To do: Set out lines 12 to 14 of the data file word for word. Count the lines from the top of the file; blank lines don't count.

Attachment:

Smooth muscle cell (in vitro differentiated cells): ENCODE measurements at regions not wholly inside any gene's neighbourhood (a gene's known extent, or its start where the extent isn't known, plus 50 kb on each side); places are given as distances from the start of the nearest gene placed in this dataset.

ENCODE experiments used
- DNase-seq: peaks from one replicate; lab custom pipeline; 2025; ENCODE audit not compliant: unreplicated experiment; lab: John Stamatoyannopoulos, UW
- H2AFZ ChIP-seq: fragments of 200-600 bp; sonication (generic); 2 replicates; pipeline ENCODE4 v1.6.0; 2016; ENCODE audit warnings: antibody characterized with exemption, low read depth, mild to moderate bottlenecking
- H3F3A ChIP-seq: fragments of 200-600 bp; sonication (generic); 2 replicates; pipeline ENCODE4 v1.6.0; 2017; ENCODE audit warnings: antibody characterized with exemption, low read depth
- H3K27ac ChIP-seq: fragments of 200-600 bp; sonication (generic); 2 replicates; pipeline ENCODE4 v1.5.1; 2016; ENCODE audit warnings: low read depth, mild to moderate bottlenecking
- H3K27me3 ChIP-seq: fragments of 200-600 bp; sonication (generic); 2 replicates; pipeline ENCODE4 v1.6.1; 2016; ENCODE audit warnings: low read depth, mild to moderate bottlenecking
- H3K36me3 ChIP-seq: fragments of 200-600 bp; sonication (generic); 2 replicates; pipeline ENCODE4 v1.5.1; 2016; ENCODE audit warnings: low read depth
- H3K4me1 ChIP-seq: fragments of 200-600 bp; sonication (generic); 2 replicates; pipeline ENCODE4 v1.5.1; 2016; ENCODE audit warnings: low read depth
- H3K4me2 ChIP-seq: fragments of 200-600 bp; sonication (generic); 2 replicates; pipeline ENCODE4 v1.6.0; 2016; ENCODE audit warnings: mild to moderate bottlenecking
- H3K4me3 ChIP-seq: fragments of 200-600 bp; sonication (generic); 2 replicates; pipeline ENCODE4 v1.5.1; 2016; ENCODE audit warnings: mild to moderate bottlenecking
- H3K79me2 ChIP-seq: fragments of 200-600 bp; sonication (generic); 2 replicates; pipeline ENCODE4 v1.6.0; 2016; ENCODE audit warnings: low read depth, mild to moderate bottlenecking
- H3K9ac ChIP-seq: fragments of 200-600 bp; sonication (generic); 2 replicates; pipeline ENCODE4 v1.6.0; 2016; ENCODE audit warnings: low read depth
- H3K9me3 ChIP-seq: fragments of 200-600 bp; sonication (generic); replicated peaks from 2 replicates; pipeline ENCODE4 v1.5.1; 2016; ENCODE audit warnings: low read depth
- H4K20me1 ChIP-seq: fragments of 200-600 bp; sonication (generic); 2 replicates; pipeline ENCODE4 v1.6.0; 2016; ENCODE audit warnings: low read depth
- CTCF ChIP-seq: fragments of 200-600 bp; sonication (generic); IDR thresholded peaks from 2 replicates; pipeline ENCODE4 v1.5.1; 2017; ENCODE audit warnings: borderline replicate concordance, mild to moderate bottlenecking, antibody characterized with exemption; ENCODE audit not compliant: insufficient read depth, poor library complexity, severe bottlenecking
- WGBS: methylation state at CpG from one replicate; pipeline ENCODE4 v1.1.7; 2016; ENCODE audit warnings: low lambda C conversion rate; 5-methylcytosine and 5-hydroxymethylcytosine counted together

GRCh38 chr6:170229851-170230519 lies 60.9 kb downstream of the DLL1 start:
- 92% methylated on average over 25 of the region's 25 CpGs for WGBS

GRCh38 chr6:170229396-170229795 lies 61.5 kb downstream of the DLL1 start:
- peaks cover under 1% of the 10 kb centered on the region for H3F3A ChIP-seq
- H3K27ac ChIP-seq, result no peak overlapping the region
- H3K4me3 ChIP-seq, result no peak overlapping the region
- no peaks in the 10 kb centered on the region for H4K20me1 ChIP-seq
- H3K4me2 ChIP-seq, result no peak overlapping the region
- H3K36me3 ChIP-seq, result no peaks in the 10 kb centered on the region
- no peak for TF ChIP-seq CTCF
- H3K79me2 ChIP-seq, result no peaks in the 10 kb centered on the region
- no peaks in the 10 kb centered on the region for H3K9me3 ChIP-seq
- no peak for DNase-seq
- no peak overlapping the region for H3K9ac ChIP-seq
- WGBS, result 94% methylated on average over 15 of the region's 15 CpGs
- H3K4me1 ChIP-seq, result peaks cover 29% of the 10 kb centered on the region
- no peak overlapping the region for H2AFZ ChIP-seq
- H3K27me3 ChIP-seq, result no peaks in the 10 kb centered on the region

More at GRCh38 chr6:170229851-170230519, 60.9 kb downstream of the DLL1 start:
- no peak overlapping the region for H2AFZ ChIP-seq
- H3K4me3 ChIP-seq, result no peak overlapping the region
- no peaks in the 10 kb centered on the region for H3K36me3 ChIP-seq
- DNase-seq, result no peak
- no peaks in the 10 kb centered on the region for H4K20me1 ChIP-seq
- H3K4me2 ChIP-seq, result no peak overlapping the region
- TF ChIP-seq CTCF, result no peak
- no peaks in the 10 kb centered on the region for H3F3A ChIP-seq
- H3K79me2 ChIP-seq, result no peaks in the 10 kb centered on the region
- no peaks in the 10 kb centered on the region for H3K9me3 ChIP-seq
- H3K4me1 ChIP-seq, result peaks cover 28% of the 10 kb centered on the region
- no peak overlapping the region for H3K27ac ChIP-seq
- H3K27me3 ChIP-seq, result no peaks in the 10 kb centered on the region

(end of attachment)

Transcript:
- H3K79me2 ChIP-seq: fragments of 200-600 bp; sonication (generic); 2 replicates; pipeline ENCODE4 v1.6.0; 2016; ENCODE audit warnings: low read depth, mild to moderate bottlenecking
- H3K9ac ChIP-seq: fragments of 200-600 bp; sonication (generic); 2 replicates; pipeline ENCODE4 v1.6.0; 2016; ENCODE audit warnings: low read depth
- H3K9me3 ChIP-seq: fragments of 200-600 bp; sonication (generic); replicated peaks from 2 replicates; pipeline ENCODE4 v1.5.1; 2016; ENCODE audit warnings: low read depth